code prole


coding for the proletariat since 1977


Since 1997 or so I’ve been working on Unix of one flavor or another. When I say working on Unix I mean that my employment engagement at the time included Unix servers, and I had to interact with them on a daily or weekly basis in order to complete some part of my assigned tasks. For the most part I enjoy Unix; there is a certain elegance in the arcane set of commands one uses to view processes, edit files, or print hard copy.

All of these engagements have provided workstations that were Windows based, usually NT 4.0, and more recently XP. I spend very little time in the command line interface (CLI) when I’m working on a Windows workstations. I do some things there, like run backup scripts or the occasional ant build file.

Now, as a Mac user, I find that I do some activities via the Aqua interface (GUI) and some via the CLI. Installing, managing, and configuring open source development tools like Apache, Hibernate, or Spring is something I do exclusively via Terminal. In fact looking at that part of the file system (usrlocal) through the GUI Finder makes the files there seem alien and out of place. While I can install graphic applications through CLI I tend towards Aqua – it only makes sense.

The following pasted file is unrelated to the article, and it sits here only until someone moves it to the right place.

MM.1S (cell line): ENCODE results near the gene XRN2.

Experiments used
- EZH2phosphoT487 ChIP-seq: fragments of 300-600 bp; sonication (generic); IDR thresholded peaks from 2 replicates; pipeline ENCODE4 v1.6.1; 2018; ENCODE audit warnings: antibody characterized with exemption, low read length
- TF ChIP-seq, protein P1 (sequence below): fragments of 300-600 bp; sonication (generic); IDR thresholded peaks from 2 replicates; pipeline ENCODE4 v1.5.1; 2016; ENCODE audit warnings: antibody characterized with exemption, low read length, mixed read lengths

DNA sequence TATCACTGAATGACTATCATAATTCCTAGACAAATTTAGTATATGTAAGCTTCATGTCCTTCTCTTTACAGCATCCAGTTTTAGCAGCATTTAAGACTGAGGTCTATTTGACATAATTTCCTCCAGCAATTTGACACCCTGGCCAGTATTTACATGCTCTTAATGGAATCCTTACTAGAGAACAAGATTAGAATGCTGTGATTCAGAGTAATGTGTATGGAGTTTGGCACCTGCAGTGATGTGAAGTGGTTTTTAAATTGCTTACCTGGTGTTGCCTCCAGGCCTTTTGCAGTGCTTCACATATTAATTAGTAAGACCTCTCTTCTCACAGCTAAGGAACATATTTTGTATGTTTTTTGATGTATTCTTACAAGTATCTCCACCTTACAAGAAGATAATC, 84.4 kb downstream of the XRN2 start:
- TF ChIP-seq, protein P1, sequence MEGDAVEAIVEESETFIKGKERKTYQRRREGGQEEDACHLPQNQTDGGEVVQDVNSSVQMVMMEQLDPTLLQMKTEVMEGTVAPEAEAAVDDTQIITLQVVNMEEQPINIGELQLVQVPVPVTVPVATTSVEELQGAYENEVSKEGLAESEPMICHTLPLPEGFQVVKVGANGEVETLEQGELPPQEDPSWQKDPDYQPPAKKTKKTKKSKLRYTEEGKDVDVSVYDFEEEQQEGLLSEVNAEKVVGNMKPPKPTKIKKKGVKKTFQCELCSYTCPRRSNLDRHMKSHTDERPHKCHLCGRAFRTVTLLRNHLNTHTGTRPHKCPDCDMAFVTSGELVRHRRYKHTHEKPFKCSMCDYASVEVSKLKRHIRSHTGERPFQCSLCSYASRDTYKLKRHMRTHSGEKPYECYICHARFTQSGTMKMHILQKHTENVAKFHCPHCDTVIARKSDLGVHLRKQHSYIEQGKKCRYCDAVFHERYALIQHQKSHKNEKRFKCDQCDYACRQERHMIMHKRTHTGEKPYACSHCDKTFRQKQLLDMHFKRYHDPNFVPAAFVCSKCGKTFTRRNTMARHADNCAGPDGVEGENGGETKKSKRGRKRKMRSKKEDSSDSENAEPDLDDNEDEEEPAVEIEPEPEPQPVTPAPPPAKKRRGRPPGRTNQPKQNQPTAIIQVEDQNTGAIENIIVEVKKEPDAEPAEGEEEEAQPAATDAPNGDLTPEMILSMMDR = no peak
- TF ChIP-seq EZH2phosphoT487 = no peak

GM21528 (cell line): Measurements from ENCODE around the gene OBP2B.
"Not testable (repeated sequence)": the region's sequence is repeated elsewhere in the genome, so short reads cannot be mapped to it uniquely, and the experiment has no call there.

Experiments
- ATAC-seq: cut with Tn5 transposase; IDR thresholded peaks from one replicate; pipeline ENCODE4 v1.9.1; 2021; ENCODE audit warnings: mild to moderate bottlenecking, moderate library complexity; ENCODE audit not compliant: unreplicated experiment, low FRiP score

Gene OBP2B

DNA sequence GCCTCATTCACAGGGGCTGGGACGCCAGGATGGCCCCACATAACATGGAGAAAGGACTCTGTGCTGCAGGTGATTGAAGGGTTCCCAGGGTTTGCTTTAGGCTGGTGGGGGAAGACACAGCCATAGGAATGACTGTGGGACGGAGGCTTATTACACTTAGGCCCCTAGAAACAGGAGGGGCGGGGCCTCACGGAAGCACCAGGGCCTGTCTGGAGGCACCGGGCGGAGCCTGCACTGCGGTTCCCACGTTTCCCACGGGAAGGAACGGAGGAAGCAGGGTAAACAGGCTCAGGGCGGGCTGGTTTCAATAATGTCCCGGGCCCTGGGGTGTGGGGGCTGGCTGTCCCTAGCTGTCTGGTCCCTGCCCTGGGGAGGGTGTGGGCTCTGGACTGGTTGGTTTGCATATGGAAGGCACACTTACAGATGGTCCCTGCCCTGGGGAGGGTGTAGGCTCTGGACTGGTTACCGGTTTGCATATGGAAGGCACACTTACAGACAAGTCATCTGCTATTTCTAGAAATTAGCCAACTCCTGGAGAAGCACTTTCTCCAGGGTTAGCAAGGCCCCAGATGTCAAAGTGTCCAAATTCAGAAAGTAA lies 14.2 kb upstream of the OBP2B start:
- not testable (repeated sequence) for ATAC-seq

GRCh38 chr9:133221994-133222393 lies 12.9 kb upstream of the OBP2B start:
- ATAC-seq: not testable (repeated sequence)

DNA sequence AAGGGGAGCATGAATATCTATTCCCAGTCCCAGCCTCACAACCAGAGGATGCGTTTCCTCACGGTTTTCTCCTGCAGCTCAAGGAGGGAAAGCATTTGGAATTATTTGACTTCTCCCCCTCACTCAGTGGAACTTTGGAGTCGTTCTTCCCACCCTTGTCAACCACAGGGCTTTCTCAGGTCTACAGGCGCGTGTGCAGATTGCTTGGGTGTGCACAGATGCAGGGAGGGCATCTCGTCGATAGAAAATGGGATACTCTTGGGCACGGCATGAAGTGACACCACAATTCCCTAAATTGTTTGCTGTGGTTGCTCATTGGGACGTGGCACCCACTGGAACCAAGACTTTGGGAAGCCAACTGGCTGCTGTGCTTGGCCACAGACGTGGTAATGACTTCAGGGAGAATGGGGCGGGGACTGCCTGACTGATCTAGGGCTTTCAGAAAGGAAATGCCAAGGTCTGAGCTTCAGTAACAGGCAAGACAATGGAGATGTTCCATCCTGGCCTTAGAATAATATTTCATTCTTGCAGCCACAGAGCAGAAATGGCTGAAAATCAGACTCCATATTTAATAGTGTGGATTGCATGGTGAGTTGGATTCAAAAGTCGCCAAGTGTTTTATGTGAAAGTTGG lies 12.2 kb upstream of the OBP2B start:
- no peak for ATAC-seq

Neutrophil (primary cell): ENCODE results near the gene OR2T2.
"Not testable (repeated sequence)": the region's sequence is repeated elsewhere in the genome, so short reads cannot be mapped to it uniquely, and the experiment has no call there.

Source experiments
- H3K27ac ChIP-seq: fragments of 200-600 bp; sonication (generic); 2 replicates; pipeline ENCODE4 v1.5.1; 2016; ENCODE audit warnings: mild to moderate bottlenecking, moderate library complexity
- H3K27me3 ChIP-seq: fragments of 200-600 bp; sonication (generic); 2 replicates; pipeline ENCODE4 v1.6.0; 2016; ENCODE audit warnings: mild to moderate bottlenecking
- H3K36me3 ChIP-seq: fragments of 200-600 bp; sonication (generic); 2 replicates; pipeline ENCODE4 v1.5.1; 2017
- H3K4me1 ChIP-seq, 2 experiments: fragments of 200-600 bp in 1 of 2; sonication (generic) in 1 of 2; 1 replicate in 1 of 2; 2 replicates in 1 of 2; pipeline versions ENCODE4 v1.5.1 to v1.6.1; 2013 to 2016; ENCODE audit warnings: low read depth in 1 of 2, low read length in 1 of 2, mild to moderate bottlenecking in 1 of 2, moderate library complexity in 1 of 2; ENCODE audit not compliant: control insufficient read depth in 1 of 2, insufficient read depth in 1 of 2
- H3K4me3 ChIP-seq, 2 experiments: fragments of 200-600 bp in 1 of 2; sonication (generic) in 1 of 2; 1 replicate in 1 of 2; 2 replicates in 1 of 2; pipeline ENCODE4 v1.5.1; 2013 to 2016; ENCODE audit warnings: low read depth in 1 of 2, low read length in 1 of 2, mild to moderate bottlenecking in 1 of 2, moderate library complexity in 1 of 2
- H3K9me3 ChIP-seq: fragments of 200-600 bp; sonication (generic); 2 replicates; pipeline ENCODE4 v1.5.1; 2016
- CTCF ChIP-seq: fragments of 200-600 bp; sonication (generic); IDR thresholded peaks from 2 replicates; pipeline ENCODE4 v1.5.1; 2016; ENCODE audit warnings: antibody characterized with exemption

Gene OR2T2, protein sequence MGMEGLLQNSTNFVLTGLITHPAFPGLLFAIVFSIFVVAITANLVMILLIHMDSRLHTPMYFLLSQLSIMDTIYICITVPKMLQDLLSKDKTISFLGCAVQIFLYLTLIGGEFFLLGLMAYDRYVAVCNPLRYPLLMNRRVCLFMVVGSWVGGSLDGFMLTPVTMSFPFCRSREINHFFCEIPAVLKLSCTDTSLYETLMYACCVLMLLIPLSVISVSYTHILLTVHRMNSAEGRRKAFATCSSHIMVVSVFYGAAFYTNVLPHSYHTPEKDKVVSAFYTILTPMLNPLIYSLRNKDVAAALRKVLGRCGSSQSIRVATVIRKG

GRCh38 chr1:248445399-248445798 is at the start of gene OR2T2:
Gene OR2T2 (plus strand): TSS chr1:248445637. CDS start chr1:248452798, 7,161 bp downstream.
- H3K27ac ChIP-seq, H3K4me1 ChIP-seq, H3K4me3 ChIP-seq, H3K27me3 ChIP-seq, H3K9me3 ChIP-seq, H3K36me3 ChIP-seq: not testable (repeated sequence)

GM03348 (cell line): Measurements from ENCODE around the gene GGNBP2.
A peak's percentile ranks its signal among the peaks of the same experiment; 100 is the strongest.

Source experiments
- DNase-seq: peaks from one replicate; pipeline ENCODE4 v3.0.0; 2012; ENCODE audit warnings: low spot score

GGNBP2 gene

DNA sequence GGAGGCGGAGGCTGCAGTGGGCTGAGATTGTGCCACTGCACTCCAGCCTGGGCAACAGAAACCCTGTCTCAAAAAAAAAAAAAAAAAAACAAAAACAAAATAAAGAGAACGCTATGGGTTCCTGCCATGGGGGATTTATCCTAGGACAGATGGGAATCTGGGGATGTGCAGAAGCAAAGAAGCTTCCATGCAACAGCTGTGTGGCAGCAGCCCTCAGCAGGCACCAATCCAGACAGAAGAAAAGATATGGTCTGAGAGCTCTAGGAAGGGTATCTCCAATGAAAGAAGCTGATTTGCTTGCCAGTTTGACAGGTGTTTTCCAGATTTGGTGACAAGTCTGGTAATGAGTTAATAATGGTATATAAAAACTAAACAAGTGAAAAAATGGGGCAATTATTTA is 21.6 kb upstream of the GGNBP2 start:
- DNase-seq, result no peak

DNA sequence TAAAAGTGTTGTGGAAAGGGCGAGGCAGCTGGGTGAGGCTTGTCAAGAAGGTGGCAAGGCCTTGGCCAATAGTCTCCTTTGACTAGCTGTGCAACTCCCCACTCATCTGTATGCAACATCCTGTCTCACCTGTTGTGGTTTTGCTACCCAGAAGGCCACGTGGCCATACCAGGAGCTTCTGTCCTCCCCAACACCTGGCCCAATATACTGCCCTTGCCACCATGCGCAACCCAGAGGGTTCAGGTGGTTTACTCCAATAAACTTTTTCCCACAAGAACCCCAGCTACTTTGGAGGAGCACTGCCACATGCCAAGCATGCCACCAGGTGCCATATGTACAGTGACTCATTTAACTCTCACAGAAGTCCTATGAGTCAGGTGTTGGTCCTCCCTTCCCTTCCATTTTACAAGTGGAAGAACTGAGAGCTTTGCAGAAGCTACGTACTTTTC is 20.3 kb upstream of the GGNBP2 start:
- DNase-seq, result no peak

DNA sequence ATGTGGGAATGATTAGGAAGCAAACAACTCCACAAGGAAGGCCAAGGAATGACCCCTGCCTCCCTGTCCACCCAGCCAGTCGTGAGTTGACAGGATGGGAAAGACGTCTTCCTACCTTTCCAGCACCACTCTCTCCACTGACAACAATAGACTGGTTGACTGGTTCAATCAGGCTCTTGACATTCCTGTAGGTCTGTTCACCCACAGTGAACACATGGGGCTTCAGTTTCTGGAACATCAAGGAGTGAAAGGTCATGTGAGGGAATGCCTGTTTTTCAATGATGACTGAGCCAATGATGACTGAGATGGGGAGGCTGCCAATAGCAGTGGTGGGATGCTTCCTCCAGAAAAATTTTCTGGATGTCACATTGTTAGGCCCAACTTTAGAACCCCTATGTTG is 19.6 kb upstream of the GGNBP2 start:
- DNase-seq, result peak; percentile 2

What I find so interesting about this is the paradigm alignment going on in my head. Unix, be it AIX, Digital, or Darwin, is a command line interface world for me; stripped down, lean, green phosphor on black background. Commercial applications are windowed, Aqua decorated affairs.

So which are you? CLI or GUI?


Filed under: Unix


Recently I ran across SLOCCount, a set of tools for counting physical source lines of code (SLOC). Installation was easily accomplished on my Mac OS X 10.3.8 system, and now I can count the lines of source code in my own projects, and those I am involved with at work.

Counting lines of source code has always interested me, and at one time I could tell you how much professional code I personally had worked on. Unfortunately over the years I’ve lost track. I do have copies of a lot of the code I’ve worked on so over the weekend I’ll untar the archive directory and see what counts I get.

Filed under: Unix